By Quinn Eastman
In some ways, Samuel is like many other little boys. He likes swimming, riding in his grandfather's boat, and playing games on the family's Wii. His face lights up when he sees an image of Lightning McQueen from the movie Cars.
However, learning to talk has been slow for him. Now six years old, Samuel learned to count before he could say "Mommy." His parents noticed something was different early in his development.
"He still learns and grows. He just does those things differently," says Samuel's father, John McKinnon.
For one thing, Samuel tends to flap his arms when excited—one reason that his pediatrician first suspected he might have a type of autism spectrum disorder. In 2008, Samuel was diagnosed with fragile X syndrome, the most common inherited form of intellectual disability and also the most common single-gene cause of autism.
His parents threw themselves into supporting him. They taught him sign language to help his communication skills. His mother, Wendy McKinnon, puts many miles on her car getting him to appointments with several therapists—speech, physical, and occupational as well as a specialist in applied behavior analysis.
Now, Samuel is one of the youngest participants in a clinical study testing arbaclofen, a drug that scientists think could compensate for the changes in the brain caused by fragile X syndrome. His parents say they are keeping their expectations in check.
"Our family and our therapists are telling us the same thing—not to put too much hope in the trial," says Wendy McKinnon. "We're trying hard not to read too much into it if Samuel says a new word or plays more with other kids."
The majority of children with fragile X syndrome have some kind of developmental delay, and their behavior varies widely. Behavior problems can include hyperactivity, inattentiveness, aggression, or social withdrawal. The average age of diagnosis is approximately 3-1/2 years.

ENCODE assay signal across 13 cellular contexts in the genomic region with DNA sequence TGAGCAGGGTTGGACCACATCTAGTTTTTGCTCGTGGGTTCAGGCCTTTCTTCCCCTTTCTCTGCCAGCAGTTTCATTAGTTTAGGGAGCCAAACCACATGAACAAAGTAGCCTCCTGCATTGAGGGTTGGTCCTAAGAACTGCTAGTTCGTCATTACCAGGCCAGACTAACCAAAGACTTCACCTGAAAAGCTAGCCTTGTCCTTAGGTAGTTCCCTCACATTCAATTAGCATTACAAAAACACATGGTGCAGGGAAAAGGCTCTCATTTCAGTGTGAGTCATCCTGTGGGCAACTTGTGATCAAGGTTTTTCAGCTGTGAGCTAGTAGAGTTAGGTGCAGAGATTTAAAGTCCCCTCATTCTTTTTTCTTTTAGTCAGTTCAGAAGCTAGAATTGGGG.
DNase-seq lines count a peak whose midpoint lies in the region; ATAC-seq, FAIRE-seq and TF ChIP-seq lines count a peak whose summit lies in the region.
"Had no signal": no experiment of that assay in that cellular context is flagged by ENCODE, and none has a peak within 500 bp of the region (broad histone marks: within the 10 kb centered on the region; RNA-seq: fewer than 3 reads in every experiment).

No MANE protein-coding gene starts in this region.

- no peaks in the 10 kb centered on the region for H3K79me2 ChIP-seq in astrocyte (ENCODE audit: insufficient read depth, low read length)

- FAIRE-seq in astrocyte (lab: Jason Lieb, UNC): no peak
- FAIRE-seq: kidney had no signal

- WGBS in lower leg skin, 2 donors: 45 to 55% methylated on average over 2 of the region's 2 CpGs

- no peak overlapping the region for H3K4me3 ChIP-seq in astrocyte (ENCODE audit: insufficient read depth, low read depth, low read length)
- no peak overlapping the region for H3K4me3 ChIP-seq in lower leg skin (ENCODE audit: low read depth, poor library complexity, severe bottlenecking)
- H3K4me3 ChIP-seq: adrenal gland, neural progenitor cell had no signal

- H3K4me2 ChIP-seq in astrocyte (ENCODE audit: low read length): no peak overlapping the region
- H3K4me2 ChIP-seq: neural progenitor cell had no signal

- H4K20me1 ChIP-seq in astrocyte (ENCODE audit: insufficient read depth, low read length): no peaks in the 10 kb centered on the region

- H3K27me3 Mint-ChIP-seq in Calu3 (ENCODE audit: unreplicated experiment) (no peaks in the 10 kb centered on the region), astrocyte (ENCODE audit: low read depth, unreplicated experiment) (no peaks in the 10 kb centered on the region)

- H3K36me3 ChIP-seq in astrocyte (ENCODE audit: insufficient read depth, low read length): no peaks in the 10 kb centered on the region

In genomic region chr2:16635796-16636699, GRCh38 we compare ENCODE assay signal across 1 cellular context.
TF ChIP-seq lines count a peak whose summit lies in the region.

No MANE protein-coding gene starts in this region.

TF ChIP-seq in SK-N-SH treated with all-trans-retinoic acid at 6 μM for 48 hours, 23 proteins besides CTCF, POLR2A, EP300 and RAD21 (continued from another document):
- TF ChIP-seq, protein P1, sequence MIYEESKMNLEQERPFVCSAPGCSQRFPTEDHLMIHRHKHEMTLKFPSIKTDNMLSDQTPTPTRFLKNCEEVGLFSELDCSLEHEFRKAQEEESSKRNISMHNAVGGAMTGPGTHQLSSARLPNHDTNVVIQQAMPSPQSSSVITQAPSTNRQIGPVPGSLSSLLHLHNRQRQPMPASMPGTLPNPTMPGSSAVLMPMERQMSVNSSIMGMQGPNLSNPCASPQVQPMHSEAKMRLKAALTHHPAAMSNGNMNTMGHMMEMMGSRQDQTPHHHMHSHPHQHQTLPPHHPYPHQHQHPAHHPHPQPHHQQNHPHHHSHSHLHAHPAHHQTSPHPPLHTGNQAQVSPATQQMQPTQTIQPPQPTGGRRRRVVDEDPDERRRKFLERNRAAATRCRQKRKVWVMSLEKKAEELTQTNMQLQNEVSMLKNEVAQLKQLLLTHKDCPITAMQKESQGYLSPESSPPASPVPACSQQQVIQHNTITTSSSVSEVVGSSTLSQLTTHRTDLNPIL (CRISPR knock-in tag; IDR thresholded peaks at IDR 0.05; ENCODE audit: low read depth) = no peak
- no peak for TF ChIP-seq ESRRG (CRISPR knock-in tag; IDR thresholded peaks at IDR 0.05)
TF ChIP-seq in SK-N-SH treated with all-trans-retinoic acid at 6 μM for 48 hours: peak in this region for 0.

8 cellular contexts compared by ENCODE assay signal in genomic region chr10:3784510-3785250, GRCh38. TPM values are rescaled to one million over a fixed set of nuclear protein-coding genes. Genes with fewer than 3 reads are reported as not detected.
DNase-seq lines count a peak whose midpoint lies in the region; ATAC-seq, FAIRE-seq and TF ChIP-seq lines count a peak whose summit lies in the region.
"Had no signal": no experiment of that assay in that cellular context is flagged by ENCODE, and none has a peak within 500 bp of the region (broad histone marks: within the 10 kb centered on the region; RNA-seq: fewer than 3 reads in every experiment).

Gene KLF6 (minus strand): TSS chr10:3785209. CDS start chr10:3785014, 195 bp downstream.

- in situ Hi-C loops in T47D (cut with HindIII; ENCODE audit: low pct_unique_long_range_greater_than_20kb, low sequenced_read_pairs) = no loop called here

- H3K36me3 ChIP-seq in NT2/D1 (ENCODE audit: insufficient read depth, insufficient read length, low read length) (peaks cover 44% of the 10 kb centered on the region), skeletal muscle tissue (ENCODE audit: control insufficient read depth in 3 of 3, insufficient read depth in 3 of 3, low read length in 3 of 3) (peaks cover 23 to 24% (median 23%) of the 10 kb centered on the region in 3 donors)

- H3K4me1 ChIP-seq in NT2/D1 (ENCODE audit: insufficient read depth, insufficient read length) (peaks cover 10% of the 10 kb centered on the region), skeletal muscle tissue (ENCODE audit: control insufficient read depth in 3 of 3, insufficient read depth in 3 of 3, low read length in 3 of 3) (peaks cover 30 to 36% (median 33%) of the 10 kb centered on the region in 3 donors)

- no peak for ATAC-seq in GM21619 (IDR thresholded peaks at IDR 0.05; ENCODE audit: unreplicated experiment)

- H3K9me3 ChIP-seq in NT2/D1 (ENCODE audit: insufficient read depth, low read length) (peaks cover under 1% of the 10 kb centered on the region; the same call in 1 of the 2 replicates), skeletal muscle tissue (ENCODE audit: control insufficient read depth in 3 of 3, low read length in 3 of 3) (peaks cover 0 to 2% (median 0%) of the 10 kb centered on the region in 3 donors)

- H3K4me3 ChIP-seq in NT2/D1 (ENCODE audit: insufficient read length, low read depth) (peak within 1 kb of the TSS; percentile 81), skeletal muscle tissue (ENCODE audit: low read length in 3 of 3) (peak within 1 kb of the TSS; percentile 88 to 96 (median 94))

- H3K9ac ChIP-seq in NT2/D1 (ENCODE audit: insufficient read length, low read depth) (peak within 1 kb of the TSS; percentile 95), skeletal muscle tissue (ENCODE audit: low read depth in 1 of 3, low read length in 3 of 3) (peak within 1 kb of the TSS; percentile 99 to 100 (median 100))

In 1991, a team led by Stephen Warren, Emory's chair of human genetics, discovered the gene whose inactivation is responsible for fragile X. Two decades later, a potential strategy for treating fragile X based on Warren's landmark work is reaching a critical phase in human clinical trials. Three pharmaceutical companies—Seaside Therapeutics, Hoffmann-LaRoche, and Novartis—are sponsoring multi-center studies of drug therapies that take the same biochemical approach, and Emory is participating in all three.
While some children with fragile X syndrome take antidepressants or attention-focusing stimulants, the medications in these studies are the first treatments that scientists think can specifically target the molecular changes caused by fragile X inactivation. Previously tested with promising results in adults with fragile X syndrome, the drugs are now being tested in children and teens with the disorder—some as young as five. Clinicians expect these studies to answer important questions about whether learning and behavior deficits can improve with the medications.
"It's exciting that the research has gotten to this point," says Jeannie Visootsak, principal investigator for the fragile X clinical trials at Emory. "Childhood is when the behavioral problems typically start, so earlier intervention could potentially make more of a difference."
Small steps of progress
In the fall of 2011, Samuel's study was in the "blind" phase, with neither parents nor doctors knowing who was getting the active drug and who was receiving placebo. There was a one-in-four chance of getting the placebo. An open-label (meaning the mystery is over) phase of the study started in January 2012 to monitor how well children tolerate the medication over longer periods.
"Our family and our therapists are telling us the same thing—not to put too much hope in the trial," says Wendy McKinnon. "We're trying hard not to read too much into it if he says a new word or plays more with other kids."
Being able to judge whether the various drugs are working is complicated, Visootsak says. In Samuel's study, parents regularly fill out a questionnaire about the child's behavior, self-help skills, and sleep patterns, and the child undergoes cognitive tests and receives a comprehensive exam by a physician.
Previous behavioral studies with ar-baclofen suggested that the drug's strongest impact came in helping people with fragile X engage socially. So children in this study are being scored on an "aberrant behavior checklist" with an emphasis on the social withdrawal domain.
Samuel's parents describe him as trusting, flexible, and easygoing, and they recall how he climbed into Visootsak's lap the first time they met.